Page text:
For several decades, I have been writing primarily about family and community, seeking moments of holiness and connection. I began by writing poems that focused on several generations of my family, from immigrant grandparents to my own children. More recently, I have been drawn to exploring particular traditions and rituals, to writing about those values that form the core of my private, as well as public, life.
It’s no coincidence that, as I have deepened my religious observance over the years, so has my poetry become more interwoven with this lifestyle, more responsive to its pulse. Part of my poetic task, as I see it, has been to reconcile Jewish life in places as different as Oregon, New York City and Jerusalem, honoring tradition yet open to change, building bridges between them. Another part of my task: to know that sense of wonder in everyday actions/interactions and objects, to find awe in the commonplace. Taken together, these have led me on a deeply felt spiritual exploration: often immersed in loss as well as healing, grief as well as belief, memories of comfort as well as love.
Ultimately, I worry about the vision we pass along to our children, what durable values connect us to our past and to each other, what moral guidelines we put into daily practice. The moral and ethical concerns that we own, our spiritual compass, the traditions and rituals we observe, the family and communal values we have absorbed, the culture we strive to define and preserve, the sense of justice and responsible action we value, the environment we create in which to work and live—these issues are at the heart of poetry. If we are loyal to these, then our poetry will speak to larger human concerns, universal truths, become as deep as the creative source from which they draw. We then will have become better equipped to “see” the world through poetry, discovering real connection and even holiness in the mundane.
"(Steven Sher manages) to transform the anomalies of daily living into something as rich and dense as a tapestry."
"(There are) tremors of realization...a strong feeling of location...a gust of feeling as I read."
“Unabashedly emotional, this is poetry of the deepest sentiment, as full of moving truths as it is full of invention…illumined by the transformative power of the poet’s language.”
“Steven Sher is our guide to love and affection in this fallen world…In this age of hustle and hype, his soft-pitched and steady voice is just what we need.”
“Throughout these quiet, loving and humorous poems about a father, the reader comes to know why such a person ensures the survival of the generation…a deeply felt spiritual exploration.”
"...a remarkable achievement in both poetry and as a chronicle of life...with all its challenges to surviving. Sher’s voice remains powerful, clear and moving, his tone unflinching. He is perhaps the sincerest and most authentic poet I’ve heard in a long time."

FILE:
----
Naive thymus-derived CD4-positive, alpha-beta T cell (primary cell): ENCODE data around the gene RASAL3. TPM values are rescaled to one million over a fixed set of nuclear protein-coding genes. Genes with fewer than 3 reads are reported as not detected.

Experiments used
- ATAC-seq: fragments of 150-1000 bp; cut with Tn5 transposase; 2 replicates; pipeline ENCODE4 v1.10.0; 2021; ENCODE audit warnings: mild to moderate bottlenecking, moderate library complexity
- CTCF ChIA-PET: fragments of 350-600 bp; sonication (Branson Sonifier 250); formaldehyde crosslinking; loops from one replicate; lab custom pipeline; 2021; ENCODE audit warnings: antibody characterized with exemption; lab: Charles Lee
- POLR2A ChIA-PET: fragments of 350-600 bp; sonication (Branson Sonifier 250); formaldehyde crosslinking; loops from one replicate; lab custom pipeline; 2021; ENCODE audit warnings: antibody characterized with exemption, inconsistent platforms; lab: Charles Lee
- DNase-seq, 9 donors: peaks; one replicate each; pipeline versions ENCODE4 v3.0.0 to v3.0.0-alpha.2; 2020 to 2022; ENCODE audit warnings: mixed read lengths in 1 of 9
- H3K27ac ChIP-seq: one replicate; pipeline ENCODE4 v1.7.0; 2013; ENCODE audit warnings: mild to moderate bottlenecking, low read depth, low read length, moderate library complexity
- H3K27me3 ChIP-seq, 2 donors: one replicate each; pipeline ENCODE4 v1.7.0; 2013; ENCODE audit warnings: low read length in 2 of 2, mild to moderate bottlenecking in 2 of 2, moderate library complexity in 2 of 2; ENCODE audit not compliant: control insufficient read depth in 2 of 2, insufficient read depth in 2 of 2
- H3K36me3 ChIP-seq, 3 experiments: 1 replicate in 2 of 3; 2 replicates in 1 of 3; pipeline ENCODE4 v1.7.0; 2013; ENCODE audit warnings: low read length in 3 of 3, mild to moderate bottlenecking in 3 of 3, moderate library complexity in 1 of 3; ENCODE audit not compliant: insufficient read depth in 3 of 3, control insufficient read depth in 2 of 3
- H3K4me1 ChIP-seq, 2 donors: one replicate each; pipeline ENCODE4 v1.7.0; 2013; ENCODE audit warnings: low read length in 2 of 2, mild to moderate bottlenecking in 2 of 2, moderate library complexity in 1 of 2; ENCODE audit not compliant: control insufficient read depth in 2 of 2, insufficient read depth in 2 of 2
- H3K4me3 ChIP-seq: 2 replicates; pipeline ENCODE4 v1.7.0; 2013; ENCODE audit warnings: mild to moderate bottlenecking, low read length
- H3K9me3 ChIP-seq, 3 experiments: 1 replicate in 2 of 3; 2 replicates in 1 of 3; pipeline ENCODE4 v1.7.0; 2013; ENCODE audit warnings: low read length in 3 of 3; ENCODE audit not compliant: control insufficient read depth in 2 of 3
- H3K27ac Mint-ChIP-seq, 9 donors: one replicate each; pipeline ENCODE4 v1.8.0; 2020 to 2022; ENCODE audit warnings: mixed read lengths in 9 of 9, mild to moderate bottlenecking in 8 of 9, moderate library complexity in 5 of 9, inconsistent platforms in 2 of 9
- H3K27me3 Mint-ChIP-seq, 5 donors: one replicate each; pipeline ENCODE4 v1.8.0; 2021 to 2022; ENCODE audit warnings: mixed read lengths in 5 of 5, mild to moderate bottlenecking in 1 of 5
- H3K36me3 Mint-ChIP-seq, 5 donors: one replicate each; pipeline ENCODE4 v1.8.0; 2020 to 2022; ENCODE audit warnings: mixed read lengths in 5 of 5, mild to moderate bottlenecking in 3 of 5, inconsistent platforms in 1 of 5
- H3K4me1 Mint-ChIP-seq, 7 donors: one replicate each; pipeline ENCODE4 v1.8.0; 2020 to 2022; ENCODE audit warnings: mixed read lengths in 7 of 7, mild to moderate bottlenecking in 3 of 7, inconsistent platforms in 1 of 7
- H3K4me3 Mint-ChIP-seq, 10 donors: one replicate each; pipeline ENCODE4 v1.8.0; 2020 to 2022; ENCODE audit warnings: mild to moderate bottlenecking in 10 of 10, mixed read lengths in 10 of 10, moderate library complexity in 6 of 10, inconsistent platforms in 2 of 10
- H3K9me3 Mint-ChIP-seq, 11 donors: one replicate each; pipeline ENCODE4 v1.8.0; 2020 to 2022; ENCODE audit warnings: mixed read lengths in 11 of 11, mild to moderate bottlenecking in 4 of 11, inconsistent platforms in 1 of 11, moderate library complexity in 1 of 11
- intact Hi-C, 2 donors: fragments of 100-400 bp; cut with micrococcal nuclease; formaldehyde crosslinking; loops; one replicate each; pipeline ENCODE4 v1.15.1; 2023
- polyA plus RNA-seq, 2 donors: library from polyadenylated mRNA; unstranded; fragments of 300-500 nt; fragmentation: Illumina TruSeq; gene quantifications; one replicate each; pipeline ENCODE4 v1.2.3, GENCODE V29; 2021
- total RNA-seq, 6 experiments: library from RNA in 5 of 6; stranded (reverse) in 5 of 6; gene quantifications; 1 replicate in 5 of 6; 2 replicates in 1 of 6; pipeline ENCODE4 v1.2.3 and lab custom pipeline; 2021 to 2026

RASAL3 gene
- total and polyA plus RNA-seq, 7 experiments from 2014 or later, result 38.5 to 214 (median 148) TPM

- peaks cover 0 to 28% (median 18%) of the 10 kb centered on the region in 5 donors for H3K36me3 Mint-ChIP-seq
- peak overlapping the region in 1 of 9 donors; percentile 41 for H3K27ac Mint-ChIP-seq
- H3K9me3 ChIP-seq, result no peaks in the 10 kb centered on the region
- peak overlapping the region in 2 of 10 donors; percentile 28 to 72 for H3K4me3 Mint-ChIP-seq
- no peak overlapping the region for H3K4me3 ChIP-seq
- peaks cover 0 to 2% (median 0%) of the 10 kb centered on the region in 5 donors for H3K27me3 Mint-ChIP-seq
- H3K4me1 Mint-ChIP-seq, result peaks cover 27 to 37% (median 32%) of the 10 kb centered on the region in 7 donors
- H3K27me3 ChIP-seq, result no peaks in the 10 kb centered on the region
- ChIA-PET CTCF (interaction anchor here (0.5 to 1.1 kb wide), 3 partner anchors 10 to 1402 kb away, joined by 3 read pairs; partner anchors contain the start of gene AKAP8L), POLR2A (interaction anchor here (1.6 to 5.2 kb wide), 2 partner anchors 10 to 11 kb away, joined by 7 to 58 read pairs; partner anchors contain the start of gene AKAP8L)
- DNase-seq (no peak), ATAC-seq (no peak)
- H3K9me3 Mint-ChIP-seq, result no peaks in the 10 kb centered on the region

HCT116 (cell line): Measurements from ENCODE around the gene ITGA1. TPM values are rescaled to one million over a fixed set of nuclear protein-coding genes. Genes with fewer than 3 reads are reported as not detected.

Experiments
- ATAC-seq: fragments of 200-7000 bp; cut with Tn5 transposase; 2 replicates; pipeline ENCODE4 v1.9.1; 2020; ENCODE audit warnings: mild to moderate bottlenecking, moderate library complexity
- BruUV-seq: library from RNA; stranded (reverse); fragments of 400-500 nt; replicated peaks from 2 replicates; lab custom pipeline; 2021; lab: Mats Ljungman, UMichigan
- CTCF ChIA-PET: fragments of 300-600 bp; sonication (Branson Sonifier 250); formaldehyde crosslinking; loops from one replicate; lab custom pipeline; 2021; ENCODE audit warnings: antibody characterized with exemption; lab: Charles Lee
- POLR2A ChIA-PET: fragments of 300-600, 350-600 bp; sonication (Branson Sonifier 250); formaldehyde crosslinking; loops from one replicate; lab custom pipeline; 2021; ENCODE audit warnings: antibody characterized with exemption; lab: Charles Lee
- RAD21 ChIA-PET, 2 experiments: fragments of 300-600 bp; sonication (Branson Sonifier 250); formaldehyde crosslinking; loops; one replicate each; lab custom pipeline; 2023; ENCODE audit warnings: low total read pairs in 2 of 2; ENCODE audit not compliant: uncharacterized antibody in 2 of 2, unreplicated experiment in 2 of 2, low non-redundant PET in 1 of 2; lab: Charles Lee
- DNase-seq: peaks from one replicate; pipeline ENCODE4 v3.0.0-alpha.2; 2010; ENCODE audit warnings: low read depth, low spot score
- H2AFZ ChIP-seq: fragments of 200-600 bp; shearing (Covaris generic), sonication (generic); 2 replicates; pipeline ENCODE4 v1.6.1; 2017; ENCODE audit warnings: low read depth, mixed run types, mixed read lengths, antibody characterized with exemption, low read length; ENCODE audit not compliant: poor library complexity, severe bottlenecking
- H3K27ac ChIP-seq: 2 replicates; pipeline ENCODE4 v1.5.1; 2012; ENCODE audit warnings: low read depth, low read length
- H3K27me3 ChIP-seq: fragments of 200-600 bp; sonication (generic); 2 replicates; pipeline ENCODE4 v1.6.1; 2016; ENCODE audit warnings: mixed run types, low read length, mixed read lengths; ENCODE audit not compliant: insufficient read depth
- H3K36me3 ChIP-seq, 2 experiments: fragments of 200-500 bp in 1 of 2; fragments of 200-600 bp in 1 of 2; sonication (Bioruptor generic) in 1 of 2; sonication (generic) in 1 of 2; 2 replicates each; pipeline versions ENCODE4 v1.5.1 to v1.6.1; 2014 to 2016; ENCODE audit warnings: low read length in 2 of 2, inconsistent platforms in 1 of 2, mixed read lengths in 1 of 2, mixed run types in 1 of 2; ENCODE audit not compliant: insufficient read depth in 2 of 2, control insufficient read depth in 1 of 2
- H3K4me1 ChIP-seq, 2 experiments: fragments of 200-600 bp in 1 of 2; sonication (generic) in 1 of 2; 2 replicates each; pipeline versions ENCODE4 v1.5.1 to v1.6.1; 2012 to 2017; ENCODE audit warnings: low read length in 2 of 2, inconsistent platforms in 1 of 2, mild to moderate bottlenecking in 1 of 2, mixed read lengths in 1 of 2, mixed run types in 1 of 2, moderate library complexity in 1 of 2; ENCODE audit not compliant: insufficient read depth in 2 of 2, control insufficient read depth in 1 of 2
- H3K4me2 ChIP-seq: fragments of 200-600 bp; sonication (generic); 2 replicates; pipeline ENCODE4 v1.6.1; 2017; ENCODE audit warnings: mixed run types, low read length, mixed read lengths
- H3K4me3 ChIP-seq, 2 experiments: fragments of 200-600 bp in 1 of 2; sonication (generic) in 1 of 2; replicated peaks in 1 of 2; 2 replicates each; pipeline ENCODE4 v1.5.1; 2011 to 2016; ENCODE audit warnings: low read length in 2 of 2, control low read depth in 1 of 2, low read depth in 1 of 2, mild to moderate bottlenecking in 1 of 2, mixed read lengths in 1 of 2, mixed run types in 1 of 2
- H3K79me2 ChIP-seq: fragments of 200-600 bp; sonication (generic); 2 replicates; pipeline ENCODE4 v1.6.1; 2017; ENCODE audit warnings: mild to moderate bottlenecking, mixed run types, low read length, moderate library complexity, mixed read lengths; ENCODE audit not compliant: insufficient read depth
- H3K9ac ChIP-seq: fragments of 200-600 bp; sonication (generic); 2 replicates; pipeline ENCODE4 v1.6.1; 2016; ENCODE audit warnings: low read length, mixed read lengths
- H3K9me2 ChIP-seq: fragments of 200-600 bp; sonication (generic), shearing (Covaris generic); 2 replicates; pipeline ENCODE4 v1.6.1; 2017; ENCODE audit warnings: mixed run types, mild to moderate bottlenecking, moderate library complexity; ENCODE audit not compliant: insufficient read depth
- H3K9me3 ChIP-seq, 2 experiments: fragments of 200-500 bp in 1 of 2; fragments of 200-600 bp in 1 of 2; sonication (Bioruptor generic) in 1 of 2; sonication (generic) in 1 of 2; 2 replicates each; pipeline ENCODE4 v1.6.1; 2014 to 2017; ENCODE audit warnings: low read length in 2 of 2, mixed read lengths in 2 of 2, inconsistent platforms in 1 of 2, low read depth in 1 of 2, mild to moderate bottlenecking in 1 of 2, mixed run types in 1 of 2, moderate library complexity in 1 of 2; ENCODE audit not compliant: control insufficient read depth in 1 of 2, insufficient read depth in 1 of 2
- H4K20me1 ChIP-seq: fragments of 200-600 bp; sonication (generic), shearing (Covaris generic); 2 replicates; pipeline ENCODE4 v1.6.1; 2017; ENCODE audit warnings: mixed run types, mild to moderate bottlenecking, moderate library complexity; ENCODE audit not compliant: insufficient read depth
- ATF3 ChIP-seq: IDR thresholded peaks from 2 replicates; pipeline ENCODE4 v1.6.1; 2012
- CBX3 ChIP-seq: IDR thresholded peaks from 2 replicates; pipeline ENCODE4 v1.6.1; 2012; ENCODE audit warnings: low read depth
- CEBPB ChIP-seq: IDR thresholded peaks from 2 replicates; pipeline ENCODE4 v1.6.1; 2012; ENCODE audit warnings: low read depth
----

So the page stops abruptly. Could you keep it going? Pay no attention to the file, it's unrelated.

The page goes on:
Sher's "...mosaic of word truth..." is "...a profound, strong dose of the reality of living in Israel."
Stanley H. Barkan
“In our time I can think of no more sustained and rending justice done to death of a loved friend… At (Sher’s) finest it is as fine as the ‘Absalom/Absalom.’”
“Sher is a poet of exceptional verbal gifts and unique sensibility who never forgets that ‘the human spirit will survive.’”
Sher's "...vibrant portraits of Israel and Jewish life... speak a truth that is often beautiful and sometimes terrible to process, but always essential to know."
“(Sher’s poems) are driven by a considerable spiritual depth…(and are) of that tradition in English poetry reaching from Donne to Hopkins to Vassar Miller.”
"I was moved by the accumulating weight of a world—a world densely populated, keenly observed... the street-life of Brooklyn of the '40s and '50s, the culture of East European Jews...."
"...Steven Sher’s astonishing new collection of poems...deftly captures the subtle shades and nuances of daily life... in the land of our ancestors."
“Take a pinch of Chelm, a dab of midrash, hearty sprinklings of Kafka and I. B. Singer, a touch of Rabbi Nachman and you'll have a taste of Steve Sher's stories from Slawotich, a town where magic is as common as black bread.”
”(Sher’s work) feels very much like something Woody Allen or Mel Brooks might write. Great fun.”
“Wise without being bitter, simple without being naïve—these are tales you’ll read to your children with a little shiver, the way the great family stories are read.”